Not to harp too much about how awful Lagos is but the airport deserves some mention as well. First, the population of Lagos is nearly 20 million people and the UN says in ten years it will be the most populous city in the world. This is ufortunate because it is a big problem and cannot possibly sustain that amount of people. The airport is a nightmare of epic proportions. They tell you to get to the airport between four and eight hours before your flight in order to be sure you get to check in. I got there about 5 hours before and was unable to get a good seat and ended up in the middle seat because as they said, I should’ve got there eight hours beforehand. Amazing. The airport is also overcrowded like you can’t believe and there is complete chaos the whole time and nobody who works there does anything. That is very similar to a lot of places I have been on this trip but in Lagos, they are very rude about it. The bottom line is that I will not be going back to Lagos any time soon.

I was fortunate that I was able to get out a few days early because I may have had a heart attack if I had to stay there any longer. I was able to get to Paris yesterday to watch the Inauguration of Barack Obama with people from all over the world cheering and clapping and it was a really touching moment that anyone who watched will not soon forget. It is once again OK to be an American traveling and I am proud that he is my President. We no longer have to say we are Canadians to avoid the inevitable tirade about how much they hate Bush and how he has destroyed the world.

Paris is such a treat and I am sorry I have to leave but have a lot to do back in New York before I go to Mexico next week. I was very happy I got to go the Hemingway Bar in the Hotel Ritz and had dinner in Montmartre last night which is one of my favorite places on the planet. I just had lunch in Paris and will be heading to the airport shortly and will have dinner in New York tonight. I am a little sad because this trip was wonderful and was a true epic. I will reflect on it and write some type of summary soon. Thanks for all your emails and take care.

Comments

  1. Haha, so you,re saying you liked Lagos!?

  2. Congrats on 200, amazing! That sounds awful about Lagos.

  3. you would say you are canadian

  4. Wow.. Congrats on making TCC #200 (I’m at 123) and surviving Nigeria. I was shocked looking at hotel prices there.. $350+ seems normal!

  5. I’ll be in Lagos in August, and I had hoped to actually visit some of the very few city sites, but perhaps I’ll stay near the airport until my flight to Libreville.

    The Lome fetish market is something — I picked up some stuff, hoping to purchase it, but when you look at it closely, you realize that everything is rotten and infested with insects.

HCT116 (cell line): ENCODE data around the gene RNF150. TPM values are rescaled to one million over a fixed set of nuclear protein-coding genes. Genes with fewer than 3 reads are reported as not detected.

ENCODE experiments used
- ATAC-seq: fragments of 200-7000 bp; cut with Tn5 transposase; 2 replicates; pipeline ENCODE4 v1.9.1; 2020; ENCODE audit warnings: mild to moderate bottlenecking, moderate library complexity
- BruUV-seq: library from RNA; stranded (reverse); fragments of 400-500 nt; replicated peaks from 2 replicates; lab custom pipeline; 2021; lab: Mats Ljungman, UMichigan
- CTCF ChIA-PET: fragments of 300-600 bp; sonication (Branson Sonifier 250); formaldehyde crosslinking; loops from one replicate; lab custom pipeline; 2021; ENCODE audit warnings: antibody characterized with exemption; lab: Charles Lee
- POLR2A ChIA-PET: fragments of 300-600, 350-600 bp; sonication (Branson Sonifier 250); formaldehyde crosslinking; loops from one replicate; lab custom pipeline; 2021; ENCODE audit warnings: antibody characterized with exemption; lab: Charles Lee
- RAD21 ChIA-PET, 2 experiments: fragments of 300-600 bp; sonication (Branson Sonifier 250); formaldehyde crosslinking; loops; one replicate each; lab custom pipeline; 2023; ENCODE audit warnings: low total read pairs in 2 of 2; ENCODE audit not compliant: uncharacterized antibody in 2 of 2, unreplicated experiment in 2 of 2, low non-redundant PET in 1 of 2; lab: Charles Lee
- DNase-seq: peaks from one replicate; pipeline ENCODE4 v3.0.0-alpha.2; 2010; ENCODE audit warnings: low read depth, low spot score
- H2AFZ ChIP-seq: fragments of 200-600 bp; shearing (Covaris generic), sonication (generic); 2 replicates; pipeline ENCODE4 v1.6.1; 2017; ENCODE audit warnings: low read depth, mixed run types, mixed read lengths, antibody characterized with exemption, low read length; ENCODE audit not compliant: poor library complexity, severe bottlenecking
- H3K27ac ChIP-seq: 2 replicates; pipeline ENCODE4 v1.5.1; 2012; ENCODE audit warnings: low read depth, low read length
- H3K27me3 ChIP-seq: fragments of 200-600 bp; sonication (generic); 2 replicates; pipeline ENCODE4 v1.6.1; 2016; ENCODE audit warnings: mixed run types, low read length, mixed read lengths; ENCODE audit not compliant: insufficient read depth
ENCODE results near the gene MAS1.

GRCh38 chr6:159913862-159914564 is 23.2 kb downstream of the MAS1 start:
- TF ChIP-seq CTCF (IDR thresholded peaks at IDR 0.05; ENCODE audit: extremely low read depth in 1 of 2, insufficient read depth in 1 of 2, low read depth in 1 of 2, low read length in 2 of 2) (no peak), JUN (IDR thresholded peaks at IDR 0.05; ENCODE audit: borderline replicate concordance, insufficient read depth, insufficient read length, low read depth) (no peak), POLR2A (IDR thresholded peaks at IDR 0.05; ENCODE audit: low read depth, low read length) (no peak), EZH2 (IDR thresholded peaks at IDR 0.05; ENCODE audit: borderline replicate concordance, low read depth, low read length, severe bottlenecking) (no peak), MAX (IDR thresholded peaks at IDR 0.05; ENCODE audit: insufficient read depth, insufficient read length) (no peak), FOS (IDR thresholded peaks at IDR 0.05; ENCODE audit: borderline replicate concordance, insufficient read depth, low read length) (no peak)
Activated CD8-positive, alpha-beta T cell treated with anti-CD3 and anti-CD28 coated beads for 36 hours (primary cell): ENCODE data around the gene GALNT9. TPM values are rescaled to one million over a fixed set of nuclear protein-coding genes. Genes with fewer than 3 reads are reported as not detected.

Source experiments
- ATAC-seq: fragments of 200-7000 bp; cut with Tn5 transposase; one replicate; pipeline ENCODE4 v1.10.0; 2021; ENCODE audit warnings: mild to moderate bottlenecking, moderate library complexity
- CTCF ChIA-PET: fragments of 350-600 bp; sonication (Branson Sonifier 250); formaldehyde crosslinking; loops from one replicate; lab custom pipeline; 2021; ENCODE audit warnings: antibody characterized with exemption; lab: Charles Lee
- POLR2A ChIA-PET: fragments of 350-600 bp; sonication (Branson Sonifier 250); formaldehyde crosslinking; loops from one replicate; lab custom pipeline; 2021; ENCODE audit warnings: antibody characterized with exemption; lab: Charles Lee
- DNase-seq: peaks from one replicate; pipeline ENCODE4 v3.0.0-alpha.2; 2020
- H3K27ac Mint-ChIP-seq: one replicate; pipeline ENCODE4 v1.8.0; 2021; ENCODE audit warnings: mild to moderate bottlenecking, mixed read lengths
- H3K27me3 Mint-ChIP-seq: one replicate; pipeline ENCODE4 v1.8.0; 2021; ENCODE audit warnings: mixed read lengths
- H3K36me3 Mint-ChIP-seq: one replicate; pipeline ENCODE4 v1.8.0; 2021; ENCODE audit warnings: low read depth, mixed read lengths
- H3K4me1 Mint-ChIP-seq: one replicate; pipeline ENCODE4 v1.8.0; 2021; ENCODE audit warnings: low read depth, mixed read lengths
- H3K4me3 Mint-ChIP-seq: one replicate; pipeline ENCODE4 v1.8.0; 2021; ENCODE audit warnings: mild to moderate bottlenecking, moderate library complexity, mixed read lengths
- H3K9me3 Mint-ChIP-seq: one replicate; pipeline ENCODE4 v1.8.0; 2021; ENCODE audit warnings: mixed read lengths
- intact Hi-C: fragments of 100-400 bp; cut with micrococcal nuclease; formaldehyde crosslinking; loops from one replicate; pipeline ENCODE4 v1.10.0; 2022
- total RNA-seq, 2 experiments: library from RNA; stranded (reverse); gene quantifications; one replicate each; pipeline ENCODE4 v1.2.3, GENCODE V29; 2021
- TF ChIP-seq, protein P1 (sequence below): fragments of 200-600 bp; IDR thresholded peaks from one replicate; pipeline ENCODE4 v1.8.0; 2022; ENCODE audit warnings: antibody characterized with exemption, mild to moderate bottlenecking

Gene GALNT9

The Ganvie stilt market is much more interesting (I was in Kampung Ayer, Brunei’s stilt market, and its surprisingly similar to the one in Benin).

  6. Thanks and yes out by the airport is better but not by much-dont even think about Lagos Island, try the Sheraton although lunch’ll cost you at least 40 bucks for a burger and a drink-no joke, but the whole city is honestly a cestpool and the traffic and pollution are as bad as anywhere I’ve seen, the stilt village was definetly cool and the fetish market wasn’t my scene but still neat to see…and Jake yes occasionally I did say I was Canadian to avoid a conflict…Jordan good luck with your travels and thanks.

  7. The more I think about it, and the longer my emails to several Lagos hotels are ignored, and the less likely it is that I will actually be able to safely sightsee, I am thinking about skipping Nigeria and either (1) stopping in Douala, Cameroon for a couple of days or (2) spending a day in Paris and arriving in Gabon a day earlier, which I can spend on the beach (not much to see in Libreville). As I add up the cost, its going to cost me nearly $1,500 for two days in Lagos (around $1,200 for two nights at the Sheraton; $350 to fly one way from Lagos to Libreville); visa; etc., which doesn’t seem worth it. The Nigerians must be very wealthy on account of the 419 scams.

  8. If I could do it over again knowing what I know now I would have literally entered overland during the morning to Lagos and had a driver show me around, if even that, and taken an afternoon flight to Calamar in the SE of the country and then taken the ferry to Cameroon and continued down into EG and Gabon. Calamar is supposed to be a decent, for Nigeria, place…however in reality, had it not been for the TCC list I would’ve skipped Nigeria totally…saving aggravation, time and money.

  9. Wow that’s an amazing write up on Lagos. I have never been there but have a buddy who worked an oil gig out there and said that Lagos is like hell on earth. Also, I think you’re stories and what you are doing are amazing. How do you get so much time and how do you plan all this stuff? I imagine it must take forever. I would freak out if that stuff happened to me at the border. Good luck.

  10. I have been following your trip blog for the west africa trip and your stories are amazing. Can we trade lives? My job in accounting is fun too!

  11. Why are these West Africans so bad? A similar thing happened to me in Dakar. I disembarked from a cruiseship and ok, was billeted in a nice seaside hotel. Fine. Then I had to go to the airport to cartch my flight to NYC. First my driver, instead of driving me to the airport, brings me to a port police station where I had to sit waiting for my papers to be examined. The police there kept asking me my name, which was written on my passport, over and over again. I kept quiet ,because I could feel a shakedown coming. Then after 30 minutes, I was told to go back to the car. Then a police officer came with me with my papers and when I arrived at the airport, I had to pay tip to the driver, to the luggage handler, and then finally to the police office, who demanded $50 for checking me in! I was so mad, but was helpless because you never know with these places. I will never visit or go through any West African nation again in my life!